- Ethereum Knowledge Bases
- Ethereum Infrastructure
- Ethereum IDEs and Editors
- Ethereum Smart Contracts
- Ethereum Security
- Ethereum Testnets
- Ethereum Interfaces
- Ethereum Storage
- Ethereum Analytics
- Ethereum Opportunities
- Ethereum Layer 2 Infrastructure & Scalability
- Enterprise Ethereum
- Ethereum Oracles
- Ethereum Privacy and Confidentiality
The Ethereum ecosystem is a massive and talented open source community and has produced a pantheon of valuable developer resources over the past several years. With a platform like Kauri, the community is now even using the innovation of Ethereum itself to vet, curate, and store high-quality content. From in-person training to technical tutorials to research forums, the knowledge bases below offer a wide range of resources for developers of all levels.
Academy provides an end-to-end Ethereum developer course that is self-paced and open year-round.
A technical discussion forum about everything from Casper to sharding to state channels.
Crowdsourced resources for individuals seeking to learn, listen, or read about Ethereum.
Learn to build on Ethereum by reading all the latest articles, tutorials, documentation, and best practices.
Node infrastructure and instant access APIs make it easy for Ethereum developers to connect their applications to the blockchain. An Ethereum client refers to any node that is able to parse and verify the blockchain, its smart contracts, and everything in between. An Ethereum client also provides interfaces to create transactions and mine blocks which is the key for any Ethereum transaction.
A scalable, standards-based, globally distributed cluster and API endpoint for Ethereum, IPFS, and other infrastructures.
A command line interface for running a full Ethereum node implemented in Go.
An Ethereum client developed by Parity Technologies using the Rust programming language.
Hyperledger Besu is an open source Ethereum client developed under the Apache 2.0 license and written in Java.
IDEs and Editors
IDE stands for Integrated Development Environment. IDEs and Editors are what you need to write and test software. They are software suites that consolidate basic tools that are required to start writing on Ethereum.
A web IDE with a built-in browser blockchain VM, Metamask integration (one-click deployments to Testnet/Mainnet), transaction logger, and live code for your WebApp.
Visual Studio Code
Visual Studio Code extension that adds support for Solidity.
A suite of tools to interact with the Ethereum blockchain in order to debug transactions.
An open source and usable text editor.
Testing and Deployment
Waffle is a library for writing and testing smart contracts. Waffle is based on ethers.js.
Microsoft's Azure blockchain development kit simplifies how you create, connect to, build, and deploy smart contracts on Ethereum ledgers.
The most popular smart contract development, testing, and deployment framework. The Truffle suite includes Truffle, Ganache, and Drizzle.
Ok, so you’ve finally built your dapp or smart contract. But how do you know it was set up correctly and is safe from hackers? The security tools below will help ensure that your code is safe and follows all Ethereum development best practices.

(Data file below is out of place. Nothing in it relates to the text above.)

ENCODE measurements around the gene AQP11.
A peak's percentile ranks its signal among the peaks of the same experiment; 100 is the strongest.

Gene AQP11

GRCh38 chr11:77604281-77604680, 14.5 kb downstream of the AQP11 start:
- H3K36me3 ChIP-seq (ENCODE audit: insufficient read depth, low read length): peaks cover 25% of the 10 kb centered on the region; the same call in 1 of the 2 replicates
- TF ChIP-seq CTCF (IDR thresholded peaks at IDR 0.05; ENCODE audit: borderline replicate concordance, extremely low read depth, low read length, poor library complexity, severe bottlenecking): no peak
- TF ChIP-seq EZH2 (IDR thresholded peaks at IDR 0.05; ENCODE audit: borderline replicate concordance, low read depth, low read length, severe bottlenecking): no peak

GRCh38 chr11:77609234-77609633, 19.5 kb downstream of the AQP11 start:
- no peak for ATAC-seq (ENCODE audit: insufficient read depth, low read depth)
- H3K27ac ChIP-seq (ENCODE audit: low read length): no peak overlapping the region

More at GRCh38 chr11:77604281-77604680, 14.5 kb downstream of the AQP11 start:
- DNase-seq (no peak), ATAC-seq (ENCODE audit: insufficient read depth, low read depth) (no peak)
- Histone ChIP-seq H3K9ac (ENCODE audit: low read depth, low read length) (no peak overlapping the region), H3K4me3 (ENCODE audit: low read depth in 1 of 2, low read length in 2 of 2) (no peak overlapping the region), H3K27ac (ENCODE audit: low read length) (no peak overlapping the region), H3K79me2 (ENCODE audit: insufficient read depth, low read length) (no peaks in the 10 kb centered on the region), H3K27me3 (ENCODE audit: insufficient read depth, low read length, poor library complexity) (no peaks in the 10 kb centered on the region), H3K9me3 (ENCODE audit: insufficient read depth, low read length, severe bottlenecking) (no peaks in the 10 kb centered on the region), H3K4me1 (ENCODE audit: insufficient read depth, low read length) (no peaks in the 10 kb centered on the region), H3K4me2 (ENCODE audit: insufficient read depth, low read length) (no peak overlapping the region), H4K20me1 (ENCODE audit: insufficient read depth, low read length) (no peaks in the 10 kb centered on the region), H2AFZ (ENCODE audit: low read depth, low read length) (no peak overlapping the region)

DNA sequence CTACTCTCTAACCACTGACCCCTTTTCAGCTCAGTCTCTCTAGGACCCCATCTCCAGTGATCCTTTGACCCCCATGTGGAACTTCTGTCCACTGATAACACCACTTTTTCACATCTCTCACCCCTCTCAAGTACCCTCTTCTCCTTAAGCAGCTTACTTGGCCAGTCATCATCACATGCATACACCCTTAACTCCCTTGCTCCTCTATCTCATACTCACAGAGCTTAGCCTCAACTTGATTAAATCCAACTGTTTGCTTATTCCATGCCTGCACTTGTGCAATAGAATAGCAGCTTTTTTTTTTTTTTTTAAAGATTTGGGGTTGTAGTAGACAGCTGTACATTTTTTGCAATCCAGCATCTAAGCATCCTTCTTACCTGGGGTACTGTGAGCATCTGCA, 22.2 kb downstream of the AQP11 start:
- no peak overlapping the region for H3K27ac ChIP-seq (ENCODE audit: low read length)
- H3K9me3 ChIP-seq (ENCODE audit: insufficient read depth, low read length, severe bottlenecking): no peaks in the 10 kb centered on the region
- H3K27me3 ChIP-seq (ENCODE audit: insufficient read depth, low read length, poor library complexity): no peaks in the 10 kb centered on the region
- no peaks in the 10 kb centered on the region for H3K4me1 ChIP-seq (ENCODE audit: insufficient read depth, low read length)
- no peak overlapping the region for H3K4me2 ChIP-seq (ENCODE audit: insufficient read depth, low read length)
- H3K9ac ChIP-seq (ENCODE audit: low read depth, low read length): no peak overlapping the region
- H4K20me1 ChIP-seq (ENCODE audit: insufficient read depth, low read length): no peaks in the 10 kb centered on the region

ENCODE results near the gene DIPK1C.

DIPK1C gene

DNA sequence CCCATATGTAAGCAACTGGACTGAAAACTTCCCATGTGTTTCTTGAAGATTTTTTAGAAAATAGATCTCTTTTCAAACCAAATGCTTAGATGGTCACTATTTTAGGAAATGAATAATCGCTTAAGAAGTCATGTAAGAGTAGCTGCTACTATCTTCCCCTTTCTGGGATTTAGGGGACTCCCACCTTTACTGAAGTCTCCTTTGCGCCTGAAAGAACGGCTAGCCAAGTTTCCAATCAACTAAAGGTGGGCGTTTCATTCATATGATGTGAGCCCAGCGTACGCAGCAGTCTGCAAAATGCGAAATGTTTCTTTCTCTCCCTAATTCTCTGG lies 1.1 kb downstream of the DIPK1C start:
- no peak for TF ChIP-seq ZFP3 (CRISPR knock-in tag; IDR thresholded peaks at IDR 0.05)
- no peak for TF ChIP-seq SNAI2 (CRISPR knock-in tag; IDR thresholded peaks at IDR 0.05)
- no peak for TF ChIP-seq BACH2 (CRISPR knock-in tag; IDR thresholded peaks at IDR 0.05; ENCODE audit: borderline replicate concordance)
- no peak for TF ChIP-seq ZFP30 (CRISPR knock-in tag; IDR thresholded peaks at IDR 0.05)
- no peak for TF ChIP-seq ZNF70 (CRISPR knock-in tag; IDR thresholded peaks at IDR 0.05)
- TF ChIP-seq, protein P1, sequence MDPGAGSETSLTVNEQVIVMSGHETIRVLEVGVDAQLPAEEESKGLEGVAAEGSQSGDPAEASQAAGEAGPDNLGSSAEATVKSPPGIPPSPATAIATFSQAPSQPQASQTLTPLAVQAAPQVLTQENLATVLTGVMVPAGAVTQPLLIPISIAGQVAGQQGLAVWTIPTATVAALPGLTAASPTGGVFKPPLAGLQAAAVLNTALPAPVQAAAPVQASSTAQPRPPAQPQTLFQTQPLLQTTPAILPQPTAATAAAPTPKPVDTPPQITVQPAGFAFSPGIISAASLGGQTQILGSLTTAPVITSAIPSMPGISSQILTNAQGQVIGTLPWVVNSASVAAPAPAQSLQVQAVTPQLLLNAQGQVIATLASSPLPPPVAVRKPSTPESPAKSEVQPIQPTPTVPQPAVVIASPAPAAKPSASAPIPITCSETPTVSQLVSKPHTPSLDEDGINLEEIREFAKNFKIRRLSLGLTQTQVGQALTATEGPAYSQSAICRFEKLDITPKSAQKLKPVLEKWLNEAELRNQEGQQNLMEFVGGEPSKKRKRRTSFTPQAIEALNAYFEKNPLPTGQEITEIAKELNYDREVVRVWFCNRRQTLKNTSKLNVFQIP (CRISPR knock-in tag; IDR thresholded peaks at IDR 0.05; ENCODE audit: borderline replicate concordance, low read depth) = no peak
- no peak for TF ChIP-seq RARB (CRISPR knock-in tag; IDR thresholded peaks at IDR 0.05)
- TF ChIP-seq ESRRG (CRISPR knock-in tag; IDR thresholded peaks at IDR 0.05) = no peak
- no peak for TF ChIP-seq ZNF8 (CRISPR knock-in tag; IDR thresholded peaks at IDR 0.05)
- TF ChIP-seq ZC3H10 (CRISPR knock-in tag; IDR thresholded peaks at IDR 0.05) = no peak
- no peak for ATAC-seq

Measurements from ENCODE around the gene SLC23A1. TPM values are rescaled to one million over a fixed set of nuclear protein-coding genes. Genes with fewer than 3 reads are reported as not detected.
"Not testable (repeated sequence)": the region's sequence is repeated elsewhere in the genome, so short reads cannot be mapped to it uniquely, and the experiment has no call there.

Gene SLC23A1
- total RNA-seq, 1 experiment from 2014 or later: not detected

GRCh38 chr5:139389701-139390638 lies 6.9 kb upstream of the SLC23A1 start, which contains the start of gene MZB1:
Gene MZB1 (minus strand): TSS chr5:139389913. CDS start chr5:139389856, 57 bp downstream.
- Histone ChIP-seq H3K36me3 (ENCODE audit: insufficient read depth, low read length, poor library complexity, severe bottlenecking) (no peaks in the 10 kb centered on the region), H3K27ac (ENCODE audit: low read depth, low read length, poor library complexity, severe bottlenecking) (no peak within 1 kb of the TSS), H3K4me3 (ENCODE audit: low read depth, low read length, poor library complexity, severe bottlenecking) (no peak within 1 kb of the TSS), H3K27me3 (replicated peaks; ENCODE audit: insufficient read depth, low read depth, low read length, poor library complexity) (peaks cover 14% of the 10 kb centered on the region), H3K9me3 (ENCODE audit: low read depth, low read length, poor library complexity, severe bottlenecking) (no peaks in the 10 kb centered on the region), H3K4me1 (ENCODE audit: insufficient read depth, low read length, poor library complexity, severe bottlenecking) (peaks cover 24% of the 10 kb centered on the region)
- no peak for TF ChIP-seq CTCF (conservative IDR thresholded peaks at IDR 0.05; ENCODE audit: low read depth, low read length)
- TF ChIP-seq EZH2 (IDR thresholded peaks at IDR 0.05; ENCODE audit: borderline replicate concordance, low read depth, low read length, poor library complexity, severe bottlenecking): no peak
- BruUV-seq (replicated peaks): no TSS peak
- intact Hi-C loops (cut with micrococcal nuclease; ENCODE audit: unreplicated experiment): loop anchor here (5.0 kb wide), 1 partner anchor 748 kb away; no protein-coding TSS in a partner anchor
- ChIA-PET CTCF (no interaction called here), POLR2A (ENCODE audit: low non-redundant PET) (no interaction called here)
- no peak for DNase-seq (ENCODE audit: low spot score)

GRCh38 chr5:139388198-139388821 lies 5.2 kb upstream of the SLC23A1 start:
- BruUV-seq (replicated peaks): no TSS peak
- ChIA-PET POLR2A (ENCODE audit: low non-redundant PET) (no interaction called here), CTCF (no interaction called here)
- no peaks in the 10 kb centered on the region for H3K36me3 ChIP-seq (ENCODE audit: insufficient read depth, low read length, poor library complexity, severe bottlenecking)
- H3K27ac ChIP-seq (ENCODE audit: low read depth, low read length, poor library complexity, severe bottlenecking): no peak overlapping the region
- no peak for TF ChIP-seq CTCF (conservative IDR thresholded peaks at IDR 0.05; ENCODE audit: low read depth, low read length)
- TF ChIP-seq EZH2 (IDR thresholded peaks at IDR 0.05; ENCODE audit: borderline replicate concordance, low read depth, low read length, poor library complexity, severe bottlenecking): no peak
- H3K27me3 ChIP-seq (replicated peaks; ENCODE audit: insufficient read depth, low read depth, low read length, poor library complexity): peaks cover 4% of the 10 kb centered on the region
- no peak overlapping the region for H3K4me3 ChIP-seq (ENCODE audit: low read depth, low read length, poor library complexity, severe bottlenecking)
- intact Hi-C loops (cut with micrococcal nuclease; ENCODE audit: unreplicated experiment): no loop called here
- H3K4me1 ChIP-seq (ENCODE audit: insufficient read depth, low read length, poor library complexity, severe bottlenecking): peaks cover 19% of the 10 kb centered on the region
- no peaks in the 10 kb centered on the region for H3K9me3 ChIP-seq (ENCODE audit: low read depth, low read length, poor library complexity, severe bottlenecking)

A command line interface that uses a symbolic execution tool on smart contracts and binaries.
An analysis tool for smart contracts. Oyente utilizes a symbolic execution tool that works directly with EVM byte code without access to the high level representation (e.g Solidity).
A security analysis API for Ethereum smart contracts. MythX powers tools that bring security into the smart contract software development life cycle.
Public testnets on Ethereum offer a way for developers to test what they build without putting their creations on the main Ethereum network. You can obtain as much ETH as you want on testnets because testnet ETH doesn’t carry any monetary value. Similar to public testnets, local testnets are a place for you to test your software without pushing it public. Unlike public testnets, the local testnet software will only run on your computer/node and other users won’t be able to see it or interact with it. Below are the most used testnets to start testing on and links for requesting testnet ETH.
A proof-of-authority blockchain started by the Parity team. Test ether must be requested.
Proof-of-authority cross-client testnet, synching Parity Ethereum, Geth, Nethermind, Pantheon, and EthereumJS. This testnet is a community-based project, completely open-source.
A proof-of-work blockchain that most closely resembles Ethereum and allows you to easily mine faux-Ether.
If you want to start developing dapps, you’ll need front-end development skills. Below are the most popular front-end interfaces that will help you turn your dapp from an idea to a live Ethereum mainnet application. If you’re interested in doing backend/protocol work on Ethereum, you should have significant experience with Go, Rust, Java, .NET, Ruby, or Python.
A collection of front-end libraries that make writing decentralized application front-ends easier and more predictable. Drizzle provides a Redux library to connect a front-end to a blockchain.
Ethereum allows you to save variables or data in permanent storage. The storage platforms below are where all of the smart contract data lives. IPFS is the most commonly used storage system on Ethereum. Explore the platforms below to learn more about how storage on Ethereum works.